24 October 2008

ICC inquires on Congo’s Kony pursuit

New Vision Thursday, 23rd October, 2008

By John Odyek

THE International Criminal Court (ICC) has asked for the steps the DR Congo has taken in pursuing the indicted leaders of the Lord’s Resistance Army (LRA).

In 2005, the ICC sought for the arrest of the LRA’s top leaders who were hiding in the DR Congo’s Garamba National Park.

In a statement issued on Tuesday, the ICC stated that it needed the information by November 17.

Kony and his top commanders have been indicted for war crimes and crimes against humanity.

“On September 27 2005 the requests for (the) arrest and surrender of Joseph Kony, Vincent Otti, Okot Odhiambo and Dominic Ongwen, were submitted to the DR Congo, following information from Uganda that the LRA had been based in that country for more than three years, specifically in Garamba National Park,” the statement read.

The ICC’s Pre-Trial Chamber II noted that Article 87 (7) of the Rome Statute, provides that when a state party fails to comply with a request to cooperate, the Court may make a finding to that effect and refer the matter to the Assembly of States Parties.

“The Chamber ordered the Registrar to promptly transmit the request to the Government of the Congo,” the statement read.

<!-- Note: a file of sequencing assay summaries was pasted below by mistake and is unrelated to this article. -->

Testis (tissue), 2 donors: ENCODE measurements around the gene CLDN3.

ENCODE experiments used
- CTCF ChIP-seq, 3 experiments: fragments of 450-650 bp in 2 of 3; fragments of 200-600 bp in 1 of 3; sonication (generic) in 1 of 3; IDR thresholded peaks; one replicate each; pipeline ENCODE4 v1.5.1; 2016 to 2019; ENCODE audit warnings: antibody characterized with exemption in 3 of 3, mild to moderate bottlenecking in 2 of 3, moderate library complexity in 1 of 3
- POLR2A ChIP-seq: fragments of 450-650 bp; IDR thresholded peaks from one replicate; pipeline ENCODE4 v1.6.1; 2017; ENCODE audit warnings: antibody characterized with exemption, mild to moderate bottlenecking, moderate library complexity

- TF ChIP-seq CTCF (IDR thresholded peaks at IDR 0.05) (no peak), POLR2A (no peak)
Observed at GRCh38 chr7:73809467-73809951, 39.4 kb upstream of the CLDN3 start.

Uganda referred the situation to the court on January 29 2004. The ICC prosecutor opened an investigation on 29 July 2004.

A Conservative-led resolution calling for Uganda to resume its efforts to bring Kony to the ICC was passed on Tuesday by the Members of the European Parliament at a sitting in France.

The resolution, authored by a member of UK’s Conservatives and a Member of the European Parliament, Nirj Deva, is critical of Uganda’s halting of efforts to capture Kony.

The warlord is accused of 33 counts of crimes against humanity and war crimes. “Peace and reconciliation cannot be achieved for the LRA’s victims until Kony stands in the dock and answers the allegations.

The Ugandan government and other governments in the region, especially the DR Congo must step up efforts to capture Kony and deliver him to the ICC, which will decide whether it is appropriate for him to stand trial in Uganda,” Deva said.

The UN estimates that the LRA has kidnapped 20,000 children in the past two decades, turning the boys into soldiers and the girls into sex slaves.

In April, Kony did not appear to sign the final peace deal in South Sudan.

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